There are tons of of pretty projects on the internet, but these beautiful little clay planters out of oven bake clay kept popping into my head (and my Pinterest feed). It doesn’t hurt that their creator Claire’s photography is unattainably beautiful, but the idea is also intriguing: happy little planters in whatever shape inspires me? Succulents? A return to my elementary school Sculpey days? YES.
In dreaming up my own take on the project, I was inspired by the adobe houses that I saw in New Mexico around the holidays. We visit Brad’s grandparents in Albuquerque every year and I love the landscape and the new (to me) shapes of plants and houses.
I do really love the southwestern look, but other than rugs and art (and fuzzy plastic cacti in the shape of a drunken cowboy OF COURSE) I find it hard to incorporate into my New England home. A pretty clay adobe house planter could take care of that!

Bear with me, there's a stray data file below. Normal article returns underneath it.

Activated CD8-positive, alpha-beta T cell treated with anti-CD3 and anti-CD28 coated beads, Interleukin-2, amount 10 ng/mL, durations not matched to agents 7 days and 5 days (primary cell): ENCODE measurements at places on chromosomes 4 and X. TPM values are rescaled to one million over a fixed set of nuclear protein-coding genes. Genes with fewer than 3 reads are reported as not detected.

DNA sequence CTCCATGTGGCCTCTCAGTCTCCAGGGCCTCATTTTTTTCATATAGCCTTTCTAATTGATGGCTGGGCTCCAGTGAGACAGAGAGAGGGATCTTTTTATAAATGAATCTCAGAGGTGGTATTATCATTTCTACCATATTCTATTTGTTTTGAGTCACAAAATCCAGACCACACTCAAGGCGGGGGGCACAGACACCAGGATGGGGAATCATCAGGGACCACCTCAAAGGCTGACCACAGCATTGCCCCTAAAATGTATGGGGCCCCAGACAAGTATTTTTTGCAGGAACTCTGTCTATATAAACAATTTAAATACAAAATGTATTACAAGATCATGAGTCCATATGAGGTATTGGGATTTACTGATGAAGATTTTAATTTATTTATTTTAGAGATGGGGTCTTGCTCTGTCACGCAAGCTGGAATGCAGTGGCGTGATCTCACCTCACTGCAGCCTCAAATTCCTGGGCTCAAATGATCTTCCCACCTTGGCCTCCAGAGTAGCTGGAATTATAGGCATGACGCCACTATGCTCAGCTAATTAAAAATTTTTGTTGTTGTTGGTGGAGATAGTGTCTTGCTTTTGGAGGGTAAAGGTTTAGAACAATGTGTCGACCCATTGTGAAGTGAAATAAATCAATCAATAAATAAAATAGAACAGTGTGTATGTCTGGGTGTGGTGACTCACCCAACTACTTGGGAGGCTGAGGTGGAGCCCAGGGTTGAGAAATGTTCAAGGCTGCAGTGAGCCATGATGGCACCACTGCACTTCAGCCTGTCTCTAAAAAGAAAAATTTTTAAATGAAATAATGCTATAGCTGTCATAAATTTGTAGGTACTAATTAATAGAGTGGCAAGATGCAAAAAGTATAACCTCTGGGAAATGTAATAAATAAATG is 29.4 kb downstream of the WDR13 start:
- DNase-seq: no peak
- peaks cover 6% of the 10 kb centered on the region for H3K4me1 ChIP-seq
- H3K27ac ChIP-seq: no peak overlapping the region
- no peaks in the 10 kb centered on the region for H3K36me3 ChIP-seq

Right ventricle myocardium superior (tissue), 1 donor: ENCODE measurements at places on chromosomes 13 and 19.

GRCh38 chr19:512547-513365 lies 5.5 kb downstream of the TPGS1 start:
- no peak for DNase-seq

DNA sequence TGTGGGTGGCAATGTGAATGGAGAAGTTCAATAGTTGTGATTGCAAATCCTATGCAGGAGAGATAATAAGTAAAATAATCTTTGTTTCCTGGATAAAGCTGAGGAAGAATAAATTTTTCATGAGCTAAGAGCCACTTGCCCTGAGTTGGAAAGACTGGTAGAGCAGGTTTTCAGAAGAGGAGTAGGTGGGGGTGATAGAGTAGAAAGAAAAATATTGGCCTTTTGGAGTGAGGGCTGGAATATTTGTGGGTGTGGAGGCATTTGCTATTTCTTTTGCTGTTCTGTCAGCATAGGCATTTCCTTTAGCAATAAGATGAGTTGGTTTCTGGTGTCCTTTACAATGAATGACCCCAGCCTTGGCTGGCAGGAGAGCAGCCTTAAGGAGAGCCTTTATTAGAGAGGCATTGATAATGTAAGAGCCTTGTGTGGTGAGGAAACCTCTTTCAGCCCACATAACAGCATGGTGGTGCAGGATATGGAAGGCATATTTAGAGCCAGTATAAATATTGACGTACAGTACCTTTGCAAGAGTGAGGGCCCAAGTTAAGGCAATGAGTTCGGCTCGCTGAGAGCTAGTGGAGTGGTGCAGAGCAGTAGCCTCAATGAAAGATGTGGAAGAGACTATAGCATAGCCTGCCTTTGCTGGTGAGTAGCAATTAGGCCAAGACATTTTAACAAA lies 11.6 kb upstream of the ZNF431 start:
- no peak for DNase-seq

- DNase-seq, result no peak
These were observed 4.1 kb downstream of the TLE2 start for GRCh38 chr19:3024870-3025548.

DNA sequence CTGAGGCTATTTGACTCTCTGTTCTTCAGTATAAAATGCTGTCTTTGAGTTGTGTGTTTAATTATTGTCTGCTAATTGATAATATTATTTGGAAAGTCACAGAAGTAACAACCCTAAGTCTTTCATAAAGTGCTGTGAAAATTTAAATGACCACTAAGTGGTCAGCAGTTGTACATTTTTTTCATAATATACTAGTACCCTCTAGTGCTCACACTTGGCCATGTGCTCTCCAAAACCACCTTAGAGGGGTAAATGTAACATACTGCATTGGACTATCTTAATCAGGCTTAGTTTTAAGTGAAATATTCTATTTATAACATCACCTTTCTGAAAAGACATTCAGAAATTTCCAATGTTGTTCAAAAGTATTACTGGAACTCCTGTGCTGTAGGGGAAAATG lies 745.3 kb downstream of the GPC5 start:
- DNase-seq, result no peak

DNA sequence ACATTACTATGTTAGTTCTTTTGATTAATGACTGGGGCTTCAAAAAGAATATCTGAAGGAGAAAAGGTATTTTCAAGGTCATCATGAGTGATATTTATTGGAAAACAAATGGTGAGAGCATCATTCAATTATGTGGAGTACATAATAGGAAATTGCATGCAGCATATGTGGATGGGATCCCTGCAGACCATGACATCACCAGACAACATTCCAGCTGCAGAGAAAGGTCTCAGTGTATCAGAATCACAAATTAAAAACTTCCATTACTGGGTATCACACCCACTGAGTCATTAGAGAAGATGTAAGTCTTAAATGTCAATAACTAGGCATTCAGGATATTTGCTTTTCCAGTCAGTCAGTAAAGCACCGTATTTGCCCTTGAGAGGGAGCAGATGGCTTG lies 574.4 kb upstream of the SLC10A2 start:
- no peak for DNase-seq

Adapting Claire’s simple shapes into an adobe house required some planning – particularly because I wanted to do a more complicated, three tier structure. So I drew up a template for myself in Serif DrawPlus. (See what I did, or use these too, by downloading the two-page template here: Adobe House Planter Template. You’ll get a folder with two image files, ready to print on 8.5×11 paper.)
To do this project, I needed oven-bake polymer clay (affiliate link — read our policies), a rolling pin, my template, various cutting and poking instruments (some pillaged from a local high school), a good surface for rolling and cutting, and a wooden dowel (not shown).